Asia / Pacific
Photo: Carol Fouke
Protecting Urban Refugees Through Empowerment
At the end of 2013, there were over 2.5 million refugees from Afghanistan in camps and urban locations around the world. This represents the largest refugee population in the world. Many of those who fled Afghanistan are now housed in camps in Pakistan, the Middle East and Central Asia, but some continue their journey in search of a better life. For many the thought of a better life leads them to Australia, facing many trials and tribulations along the way.
Indonesia is often one of the stopping points for refugees on their journeys elsewhere. Since January 2008, CWS has supported those in flight with the Protecting Urban Refugees through Empowerment Program. As part of a partnership agreement with UNHCR, CWS currently provides two shelters in Jakarta. The shelters are exclusively for refugee children, 90 percent of whom are from Afghanistan. These children left their war-torn homes in Afghanistan, searching for a way to make it to Australia on their own. Many traveled by boat and along the way were either shipwrecked near Indonesian shores or taken into custody by Indonesian immigration officials after arrival on Java island. They then on average spent months, if not years, in a prison, waiting for the notice that they were given refugee status and could be transferred to a shelter.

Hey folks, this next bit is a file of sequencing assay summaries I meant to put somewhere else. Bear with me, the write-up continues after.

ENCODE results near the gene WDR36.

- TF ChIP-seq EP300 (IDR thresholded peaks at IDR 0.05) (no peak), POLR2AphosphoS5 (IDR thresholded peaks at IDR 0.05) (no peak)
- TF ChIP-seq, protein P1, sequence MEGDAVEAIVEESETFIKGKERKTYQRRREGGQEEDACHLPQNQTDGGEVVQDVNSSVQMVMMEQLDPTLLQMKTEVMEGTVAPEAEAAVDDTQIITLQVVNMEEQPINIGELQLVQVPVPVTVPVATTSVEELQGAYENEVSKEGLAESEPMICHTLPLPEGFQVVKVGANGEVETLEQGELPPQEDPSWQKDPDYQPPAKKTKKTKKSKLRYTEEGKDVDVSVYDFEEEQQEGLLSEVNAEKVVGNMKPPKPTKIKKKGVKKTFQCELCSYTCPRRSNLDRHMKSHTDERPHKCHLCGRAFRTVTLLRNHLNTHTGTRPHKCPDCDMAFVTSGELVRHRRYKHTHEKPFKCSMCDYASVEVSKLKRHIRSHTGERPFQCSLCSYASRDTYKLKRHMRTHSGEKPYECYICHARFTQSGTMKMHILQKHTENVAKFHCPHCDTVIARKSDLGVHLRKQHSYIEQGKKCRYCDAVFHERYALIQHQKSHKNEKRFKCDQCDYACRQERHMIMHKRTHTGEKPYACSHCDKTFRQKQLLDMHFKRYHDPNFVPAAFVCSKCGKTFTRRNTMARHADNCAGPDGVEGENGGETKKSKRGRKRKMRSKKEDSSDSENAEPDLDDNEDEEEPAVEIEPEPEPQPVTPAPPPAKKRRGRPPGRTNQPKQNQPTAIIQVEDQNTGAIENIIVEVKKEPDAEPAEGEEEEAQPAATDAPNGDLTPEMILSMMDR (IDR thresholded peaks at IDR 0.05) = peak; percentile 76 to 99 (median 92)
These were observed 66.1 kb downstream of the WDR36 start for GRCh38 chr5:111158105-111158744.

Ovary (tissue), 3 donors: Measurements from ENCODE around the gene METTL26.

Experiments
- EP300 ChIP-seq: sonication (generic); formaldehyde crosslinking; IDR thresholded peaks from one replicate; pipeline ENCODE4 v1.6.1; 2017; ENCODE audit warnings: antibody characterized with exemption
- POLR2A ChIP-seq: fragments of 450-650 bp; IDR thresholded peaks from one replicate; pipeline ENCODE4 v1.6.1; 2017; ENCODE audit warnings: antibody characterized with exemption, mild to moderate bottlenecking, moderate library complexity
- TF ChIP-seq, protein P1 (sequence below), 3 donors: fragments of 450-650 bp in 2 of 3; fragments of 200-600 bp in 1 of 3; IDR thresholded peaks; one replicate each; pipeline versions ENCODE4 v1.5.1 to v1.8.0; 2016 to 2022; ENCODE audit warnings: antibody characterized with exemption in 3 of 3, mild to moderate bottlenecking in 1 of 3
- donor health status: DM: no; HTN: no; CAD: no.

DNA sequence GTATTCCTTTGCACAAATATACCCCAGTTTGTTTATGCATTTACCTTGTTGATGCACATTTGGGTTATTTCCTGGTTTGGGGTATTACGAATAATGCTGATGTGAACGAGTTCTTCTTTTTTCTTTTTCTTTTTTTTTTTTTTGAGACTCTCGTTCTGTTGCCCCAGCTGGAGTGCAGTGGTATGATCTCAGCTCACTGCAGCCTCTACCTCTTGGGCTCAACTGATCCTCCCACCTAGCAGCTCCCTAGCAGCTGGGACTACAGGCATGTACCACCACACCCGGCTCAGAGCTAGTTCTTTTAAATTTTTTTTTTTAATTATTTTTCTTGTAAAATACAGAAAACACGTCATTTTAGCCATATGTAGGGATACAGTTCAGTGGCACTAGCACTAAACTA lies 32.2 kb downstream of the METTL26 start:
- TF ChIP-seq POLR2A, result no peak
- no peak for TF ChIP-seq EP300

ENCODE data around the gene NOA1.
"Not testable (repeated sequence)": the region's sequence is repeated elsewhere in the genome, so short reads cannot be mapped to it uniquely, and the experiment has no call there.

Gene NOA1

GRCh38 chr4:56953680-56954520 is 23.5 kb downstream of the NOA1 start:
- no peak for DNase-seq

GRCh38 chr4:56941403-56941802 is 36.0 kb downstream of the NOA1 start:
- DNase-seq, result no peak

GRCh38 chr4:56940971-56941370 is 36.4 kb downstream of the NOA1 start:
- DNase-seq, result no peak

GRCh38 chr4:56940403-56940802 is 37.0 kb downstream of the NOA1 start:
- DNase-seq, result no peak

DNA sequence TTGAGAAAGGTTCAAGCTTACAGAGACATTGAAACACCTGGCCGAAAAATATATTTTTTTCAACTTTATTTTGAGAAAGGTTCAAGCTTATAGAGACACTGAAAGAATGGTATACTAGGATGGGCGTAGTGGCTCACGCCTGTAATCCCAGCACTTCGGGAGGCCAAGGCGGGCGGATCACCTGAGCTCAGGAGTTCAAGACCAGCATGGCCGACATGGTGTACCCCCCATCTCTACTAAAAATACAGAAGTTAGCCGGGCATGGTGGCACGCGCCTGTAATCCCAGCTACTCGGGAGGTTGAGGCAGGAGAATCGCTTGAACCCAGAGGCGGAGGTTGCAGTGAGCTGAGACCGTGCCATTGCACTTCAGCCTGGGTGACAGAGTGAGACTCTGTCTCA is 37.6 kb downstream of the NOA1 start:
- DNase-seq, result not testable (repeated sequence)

In FY 2014, CWS was able to house 80 unaccompanied minors at two shelters in Jakarta. The CWS shelters provide an opportunity for the children to have a more stable life after the harrowing journey that many have taken. With a staff of 25 for the program, CWS also provides health services, education and monthly subsistence allowances for vulnerable urban refugees and asylum seekers in Indonesia. Altogether, CWS was able to assist around 340 individuals, including the 80 unaccompanied minors. CWS is helping the most vulnerable refugee populations begin to create a new life after years of violence and persecution.